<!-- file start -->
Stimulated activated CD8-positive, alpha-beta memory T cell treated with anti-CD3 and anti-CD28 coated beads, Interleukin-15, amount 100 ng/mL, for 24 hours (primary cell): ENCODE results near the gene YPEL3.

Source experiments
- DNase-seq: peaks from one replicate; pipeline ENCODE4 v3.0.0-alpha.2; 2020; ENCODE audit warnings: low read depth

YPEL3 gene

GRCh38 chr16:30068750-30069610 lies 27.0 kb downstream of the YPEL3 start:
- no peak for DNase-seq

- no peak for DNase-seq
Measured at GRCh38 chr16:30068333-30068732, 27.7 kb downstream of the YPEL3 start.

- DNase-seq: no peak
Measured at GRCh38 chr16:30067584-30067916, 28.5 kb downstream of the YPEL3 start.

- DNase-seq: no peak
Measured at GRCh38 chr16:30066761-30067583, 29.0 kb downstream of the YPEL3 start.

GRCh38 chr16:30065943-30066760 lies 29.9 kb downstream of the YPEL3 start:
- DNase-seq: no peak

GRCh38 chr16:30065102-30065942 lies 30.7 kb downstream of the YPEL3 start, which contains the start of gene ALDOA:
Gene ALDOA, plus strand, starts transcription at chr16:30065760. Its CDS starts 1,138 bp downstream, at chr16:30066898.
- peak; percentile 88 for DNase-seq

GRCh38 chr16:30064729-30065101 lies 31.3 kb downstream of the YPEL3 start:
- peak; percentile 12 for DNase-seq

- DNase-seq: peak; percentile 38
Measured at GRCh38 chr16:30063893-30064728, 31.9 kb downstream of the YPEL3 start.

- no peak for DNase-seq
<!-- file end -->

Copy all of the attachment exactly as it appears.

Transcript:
Stimulated activated CD8-positive, alpha-beta memory T cell treated with anti-CD3 and anti-CD28 coated beads, Interleukin-15, amount 100 ng/mL, for 24 hours (primary cell): ENCODE results near the gene YPEL3.

Source experiments
- DNase-seq: peaks from one replicate; pipeline ENCODE4 v3.0.0-alpha.2; 2020; ENCODE audit warnings: low read depth

YPEL3 gene

GRCh38 chr16:30068750-30069610 lies 27.0 kb downstream of the YPEL3 start:
- no peak for DNase-seq

- no peak for DNase-seq
Measured at GRCh38 chr16:30068333-30068732, 27.7 kb downstream of the YPEL3 start.

- DNase-seq: no peak
Measured at GRCh38 chr16:30067584-30067916, 28.5 kb downstream of the YPEL3 start.

- DNase-seq: no peak
Measured at GRCh38 chr16:30066761-30067583, 29.0 kb downstream of the YPEL3 start.

GRCh38 chr16:30065943-30066760 lies 29.9 kb downstream of the YPEL3 start:
- DNase-seq: no peak

GRCh38 chr16:30065102-30065942 lies 30.7 kb downstream of the YPEL3 start, which contains the start of gene ALDOA:
Gene ALDOA, plus strand, starts transcription at chr16:30065760. Its CDS starts 1,138 bp downstream, at chr16:30066898.
- peak; percentile 88 for DNase-seq

GRCh38 chr16:30064729-30065101 lies 31.3 kb downstream of the YPEL3 start:
- peak; percentile 12 for DNase-seq

- DNase-seq: peak; percentile 38
Measured at GRCh38 chr16:30063893-30064728, 31.9 kb downstream of the YPEL3 start.

- no peak for DNase-seq